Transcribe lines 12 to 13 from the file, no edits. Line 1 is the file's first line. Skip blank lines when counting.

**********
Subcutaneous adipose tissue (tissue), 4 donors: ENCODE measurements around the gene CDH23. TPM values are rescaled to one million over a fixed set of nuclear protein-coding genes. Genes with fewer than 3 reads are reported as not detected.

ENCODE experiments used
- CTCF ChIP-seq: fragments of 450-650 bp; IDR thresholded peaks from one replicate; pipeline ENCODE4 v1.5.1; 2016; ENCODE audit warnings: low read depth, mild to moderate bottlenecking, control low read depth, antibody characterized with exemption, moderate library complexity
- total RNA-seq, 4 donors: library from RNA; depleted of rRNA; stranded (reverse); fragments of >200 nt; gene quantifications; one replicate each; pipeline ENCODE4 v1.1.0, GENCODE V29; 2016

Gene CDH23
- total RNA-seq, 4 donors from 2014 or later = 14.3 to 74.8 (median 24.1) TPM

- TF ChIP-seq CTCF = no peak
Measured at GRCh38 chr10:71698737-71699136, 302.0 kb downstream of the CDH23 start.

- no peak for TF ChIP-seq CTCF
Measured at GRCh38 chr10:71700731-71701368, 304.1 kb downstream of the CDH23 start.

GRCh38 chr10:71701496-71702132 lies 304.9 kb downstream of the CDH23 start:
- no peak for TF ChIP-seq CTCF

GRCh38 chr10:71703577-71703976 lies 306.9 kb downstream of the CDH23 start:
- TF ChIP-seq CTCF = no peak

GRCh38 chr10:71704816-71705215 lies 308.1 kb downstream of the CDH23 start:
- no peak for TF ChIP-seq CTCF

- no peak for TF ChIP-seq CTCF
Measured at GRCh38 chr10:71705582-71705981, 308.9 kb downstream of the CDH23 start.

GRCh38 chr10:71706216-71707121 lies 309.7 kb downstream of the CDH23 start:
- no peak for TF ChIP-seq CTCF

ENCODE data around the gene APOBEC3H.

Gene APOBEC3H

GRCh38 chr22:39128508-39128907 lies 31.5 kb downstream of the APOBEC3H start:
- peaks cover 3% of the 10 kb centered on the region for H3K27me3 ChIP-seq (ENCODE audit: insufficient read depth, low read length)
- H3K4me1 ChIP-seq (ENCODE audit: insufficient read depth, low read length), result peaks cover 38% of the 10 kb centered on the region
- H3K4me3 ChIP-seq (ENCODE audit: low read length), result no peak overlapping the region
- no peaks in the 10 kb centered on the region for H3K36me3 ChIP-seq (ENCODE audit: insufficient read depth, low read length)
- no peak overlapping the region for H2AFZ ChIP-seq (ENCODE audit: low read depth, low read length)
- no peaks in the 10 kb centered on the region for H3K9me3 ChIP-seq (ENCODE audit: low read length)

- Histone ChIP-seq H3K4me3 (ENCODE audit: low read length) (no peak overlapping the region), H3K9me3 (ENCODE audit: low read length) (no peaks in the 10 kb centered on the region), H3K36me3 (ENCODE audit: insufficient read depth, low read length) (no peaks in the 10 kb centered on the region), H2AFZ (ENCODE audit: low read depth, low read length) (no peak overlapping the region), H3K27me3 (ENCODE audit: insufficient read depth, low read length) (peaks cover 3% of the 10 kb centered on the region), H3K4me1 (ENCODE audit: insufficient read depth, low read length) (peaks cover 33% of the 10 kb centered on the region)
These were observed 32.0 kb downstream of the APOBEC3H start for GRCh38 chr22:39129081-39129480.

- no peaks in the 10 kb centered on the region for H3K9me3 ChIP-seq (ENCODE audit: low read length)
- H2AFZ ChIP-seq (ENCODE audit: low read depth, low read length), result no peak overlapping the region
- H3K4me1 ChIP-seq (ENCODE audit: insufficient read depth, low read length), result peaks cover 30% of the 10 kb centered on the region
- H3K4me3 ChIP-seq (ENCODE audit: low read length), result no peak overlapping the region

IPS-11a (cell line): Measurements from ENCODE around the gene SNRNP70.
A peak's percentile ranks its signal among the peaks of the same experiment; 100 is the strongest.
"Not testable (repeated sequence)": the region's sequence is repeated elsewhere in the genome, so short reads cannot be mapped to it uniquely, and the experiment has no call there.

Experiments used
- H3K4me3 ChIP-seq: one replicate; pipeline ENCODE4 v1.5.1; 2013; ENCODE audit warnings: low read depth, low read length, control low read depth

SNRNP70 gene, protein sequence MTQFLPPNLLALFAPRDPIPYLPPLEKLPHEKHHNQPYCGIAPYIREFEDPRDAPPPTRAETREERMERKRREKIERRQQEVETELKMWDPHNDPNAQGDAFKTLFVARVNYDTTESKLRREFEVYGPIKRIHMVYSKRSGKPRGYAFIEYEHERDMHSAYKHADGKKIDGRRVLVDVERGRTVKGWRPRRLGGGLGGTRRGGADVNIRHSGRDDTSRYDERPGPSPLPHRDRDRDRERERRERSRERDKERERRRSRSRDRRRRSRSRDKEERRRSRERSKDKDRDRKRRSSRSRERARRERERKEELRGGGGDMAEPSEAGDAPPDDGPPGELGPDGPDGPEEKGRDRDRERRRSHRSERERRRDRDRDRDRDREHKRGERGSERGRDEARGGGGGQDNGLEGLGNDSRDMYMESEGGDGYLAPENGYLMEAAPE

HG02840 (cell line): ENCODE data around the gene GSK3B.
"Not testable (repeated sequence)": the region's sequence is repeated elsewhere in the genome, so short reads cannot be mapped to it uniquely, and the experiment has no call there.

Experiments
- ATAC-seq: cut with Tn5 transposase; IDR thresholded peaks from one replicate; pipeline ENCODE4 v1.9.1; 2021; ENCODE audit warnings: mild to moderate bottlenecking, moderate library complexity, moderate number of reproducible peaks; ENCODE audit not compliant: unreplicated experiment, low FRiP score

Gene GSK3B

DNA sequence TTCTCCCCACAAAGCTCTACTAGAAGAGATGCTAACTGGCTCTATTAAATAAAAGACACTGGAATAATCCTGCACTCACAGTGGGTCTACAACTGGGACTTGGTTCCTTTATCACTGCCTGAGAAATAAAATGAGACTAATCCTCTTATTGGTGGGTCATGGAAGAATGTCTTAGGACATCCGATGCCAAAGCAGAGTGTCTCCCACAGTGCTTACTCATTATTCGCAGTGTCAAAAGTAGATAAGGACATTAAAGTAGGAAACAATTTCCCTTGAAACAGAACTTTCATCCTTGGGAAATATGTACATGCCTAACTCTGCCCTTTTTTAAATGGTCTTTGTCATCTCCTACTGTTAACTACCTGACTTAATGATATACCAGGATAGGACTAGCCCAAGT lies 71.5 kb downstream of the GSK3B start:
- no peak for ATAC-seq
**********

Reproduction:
- no peak for TF ChIP-seq CTCF

GRCh38 chr10:71703577-71703976 lies 306.9 kb downstream of the CDH23 start: